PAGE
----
Although some pundits in the industry view optimization as an extension of web analytics, we advocate that optimization is owned and fully integrated into a company’s marketing team. Offers, audience, UX and creative is at the heart of what needs to be optimized and given marketing’s ownership of these areas, key optimization roles need to exist within a marketing team. Insight into broader marketing efforts and investments help to inform areas of opportunity and focus for optimization making the alignment even more important.

Organizational Requirements

Assuming your company’s website plays a strategic role in your marketing mix and receives sufficient resources and your team has achieved a basic level of competency with a web analytics, you are now ready to consider the team members required to build a successful program. Here’s a breakdown of the high-level key roles that need to be aligned with optimization if you’re going to have the foundational resources to succeed.

Analytics requirements for success

Organizational Requirements for Success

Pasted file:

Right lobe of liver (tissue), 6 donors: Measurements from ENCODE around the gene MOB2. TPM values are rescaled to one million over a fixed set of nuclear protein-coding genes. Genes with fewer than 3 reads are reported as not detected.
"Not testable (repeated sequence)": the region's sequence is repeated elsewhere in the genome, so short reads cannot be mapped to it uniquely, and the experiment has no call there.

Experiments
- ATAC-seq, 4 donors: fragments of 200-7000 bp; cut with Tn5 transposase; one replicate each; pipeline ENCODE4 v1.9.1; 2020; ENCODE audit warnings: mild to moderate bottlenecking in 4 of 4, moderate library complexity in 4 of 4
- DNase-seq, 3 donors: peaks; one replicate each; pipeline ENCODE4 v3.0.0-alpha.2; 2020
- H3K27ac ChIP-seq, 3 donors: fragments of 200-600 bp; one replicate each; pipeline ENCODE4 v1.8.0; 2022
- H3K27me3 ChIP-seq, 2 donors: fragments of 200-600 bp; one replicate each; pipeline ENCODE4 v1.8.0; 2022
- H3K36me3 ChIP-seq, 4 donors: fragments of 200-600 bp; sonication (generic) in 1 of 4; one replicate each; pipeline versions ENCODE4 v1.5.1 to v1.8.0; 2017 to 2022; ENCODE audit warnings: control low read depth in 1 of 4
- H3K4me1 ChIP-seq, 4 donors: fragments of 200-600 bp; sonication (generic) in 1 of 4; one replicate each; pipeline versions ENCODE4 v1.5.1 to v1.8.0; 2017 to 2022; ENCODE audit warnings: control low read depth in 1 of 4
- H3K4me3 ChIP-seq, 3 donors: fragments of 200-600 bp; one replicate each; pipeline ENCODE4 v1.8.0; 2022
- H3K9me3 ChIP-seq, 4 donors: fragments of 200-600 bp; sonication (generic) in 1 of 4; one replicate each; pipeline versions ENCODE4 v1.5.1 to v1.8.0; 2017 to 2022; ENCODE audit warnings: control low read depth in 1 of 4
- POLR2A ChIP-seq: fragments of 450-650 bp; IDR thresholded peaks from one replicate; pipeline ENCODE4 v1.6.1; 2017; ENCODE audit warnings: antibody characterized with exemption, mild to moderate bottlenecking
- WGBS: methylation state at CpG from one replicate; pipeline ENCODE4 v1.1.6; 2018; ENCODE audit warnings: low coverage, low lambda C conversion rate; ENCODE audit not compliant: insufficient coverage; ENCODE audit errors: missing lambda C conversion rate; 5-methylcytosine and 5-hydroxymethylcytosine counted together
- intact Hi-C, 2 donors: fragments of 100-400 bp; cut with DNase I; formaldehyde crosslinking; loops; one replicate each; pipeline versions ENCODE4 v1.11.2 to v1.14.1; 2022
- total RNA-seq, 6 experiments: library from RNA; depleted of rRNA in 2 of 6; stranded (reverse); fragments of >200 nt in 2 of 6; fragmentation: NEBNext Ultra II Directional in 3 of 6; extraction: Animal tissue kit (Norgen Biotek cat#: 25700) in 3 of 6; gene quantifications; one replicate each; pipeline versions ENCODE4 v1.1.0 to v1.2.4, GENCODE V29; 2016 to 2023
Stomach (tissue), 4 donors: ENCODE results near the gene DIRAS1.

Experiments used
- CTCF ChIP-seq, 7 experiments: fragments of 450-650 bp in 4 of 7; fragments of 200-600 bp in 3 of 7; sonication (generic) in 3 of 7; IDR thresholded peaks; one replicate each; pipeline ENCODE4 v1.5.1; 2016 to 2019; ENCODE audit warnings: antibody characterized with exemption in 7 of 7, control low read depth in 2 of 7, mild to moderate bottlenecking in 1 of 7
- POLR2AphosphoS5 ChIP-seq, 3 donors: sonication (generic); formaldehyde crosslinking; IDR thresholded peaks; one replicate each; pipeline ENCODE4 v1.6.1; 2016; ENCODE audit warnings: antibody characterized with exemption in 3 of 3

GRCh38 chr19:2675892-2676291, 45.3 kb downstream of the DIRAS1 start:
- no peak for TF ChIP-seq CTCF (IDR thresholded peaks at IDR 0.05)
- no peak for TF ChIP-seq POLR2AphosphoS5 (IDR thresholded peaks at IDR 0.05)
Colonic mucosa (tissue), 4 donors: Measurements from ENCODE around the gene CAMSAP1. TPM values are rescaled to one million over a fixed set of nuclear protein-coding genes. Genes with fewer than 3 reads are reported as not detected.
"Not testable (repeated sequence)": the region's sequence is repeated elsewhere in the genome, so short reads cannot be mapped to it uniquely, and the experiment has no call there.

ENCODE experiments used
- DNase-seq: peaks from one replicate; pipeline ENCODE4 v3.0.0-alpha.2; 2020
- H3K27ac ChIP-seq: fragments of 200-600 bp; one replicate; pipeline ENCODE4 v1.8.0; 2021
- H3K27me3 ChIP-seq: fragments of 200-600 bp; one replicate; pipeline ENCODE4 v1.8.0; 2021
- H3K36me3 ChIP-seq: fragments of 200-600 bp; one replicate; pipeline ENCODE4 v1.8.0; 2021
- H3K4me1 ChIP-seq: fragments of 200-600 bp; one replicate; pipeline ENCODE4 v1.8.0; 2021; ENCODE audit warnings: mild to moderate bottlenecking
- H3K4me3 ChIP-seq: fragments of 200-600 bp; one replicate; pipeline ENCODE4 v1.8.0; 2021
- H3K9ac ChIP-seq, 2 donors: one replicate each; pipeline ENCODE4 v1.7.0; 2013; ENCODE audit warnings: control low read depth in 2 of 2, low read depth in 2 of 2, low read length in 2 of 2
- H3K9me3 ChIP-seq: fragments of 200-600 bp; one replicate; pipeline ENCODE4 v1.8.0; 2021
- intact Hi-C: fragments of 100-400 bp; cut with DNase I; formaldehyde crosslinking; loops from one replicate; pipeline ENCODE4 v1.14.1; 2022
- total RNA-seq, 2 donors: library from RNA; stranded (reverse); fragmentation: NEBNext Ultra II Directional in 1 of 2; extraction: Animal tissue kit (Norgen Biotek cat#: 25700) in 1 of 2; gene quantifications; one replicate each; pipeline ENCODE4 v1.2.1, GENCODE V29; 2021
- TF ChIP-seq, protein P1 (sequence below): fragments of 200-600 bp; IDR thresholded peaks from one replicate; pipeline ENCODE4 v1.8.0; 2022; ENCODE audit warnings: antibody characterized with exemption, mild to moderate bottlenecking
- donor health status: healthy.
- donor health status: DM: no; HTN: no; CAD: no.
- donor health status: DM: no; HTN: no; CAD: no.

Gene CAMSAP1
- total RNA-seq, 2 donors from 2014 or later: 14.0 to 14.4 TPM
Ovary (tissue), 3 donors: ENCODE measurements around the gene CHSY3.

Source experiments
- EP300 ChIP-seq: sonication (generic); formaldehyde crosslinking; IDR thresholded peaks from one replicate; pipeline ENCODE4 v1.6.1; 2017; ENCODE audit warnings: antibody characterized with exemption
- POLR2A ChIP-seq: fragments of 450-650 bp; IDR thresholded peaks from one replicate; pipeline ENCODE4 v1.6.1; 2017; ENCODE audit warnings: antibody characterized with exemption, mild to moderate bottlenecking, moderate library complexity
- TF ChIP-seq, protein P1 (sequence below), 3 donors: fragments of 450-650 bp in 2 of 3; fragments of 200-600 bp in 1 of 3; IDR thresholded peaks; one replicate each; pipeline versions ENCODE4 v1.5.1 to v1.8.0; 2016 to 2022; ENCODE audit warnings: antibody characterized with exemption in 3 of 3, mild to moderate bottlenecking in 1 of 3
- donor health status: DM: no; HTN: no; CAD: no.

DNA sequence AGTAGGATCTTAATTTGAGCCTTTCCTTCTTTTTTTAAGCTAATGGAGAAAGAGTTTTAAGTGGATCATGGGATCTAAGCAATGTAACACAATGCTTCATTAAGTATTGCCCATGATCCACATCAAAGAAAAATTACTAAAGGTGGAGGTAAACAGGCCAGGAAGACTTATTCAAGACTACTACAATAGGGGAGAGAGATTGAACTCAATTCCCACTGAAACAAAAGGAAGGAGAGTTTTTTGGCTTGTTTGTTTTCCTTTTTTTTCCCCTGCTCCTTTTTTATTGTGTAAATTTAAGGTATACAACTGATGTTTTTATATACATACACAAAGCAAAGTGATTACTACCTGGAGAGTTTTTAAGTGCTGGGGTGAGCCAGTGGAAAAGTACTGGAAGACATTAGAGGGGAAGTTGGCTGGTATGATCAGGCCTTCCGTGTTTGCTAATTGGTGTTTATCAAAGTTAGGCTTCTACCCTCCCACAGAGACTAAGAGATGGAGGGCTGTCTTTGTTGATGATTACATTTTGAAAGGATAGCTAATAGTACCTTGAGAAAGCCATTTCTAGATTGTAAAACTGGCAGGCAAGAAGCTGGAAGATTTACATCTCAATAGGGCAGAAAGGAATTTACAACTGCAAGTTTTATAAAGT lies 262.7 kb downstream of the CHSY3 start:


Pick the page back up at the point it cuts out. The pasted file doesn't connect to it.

The Sponsor

Executive sponsorship should be viewed as an organizational prerequisite to building an optimization program. This person is typically the VP of Marketing, CMO or Director of Digital Marketing. The sponsor is responsible for:

  1. Evangelizing the value of optimization
  2. Owning the budget and resource commitments
  3. Defining the overall KPIs and success conditions

The Optimization Analyst

Of all the team members, this role is the most critical as they serve as the overall project lead and owner. Again using sports as a metaphor, this is the QB, center midfielder or point guard of your team. The experienced person tapped to own this role should have the following characteristics:

  • Experience with digital marketing and web analytics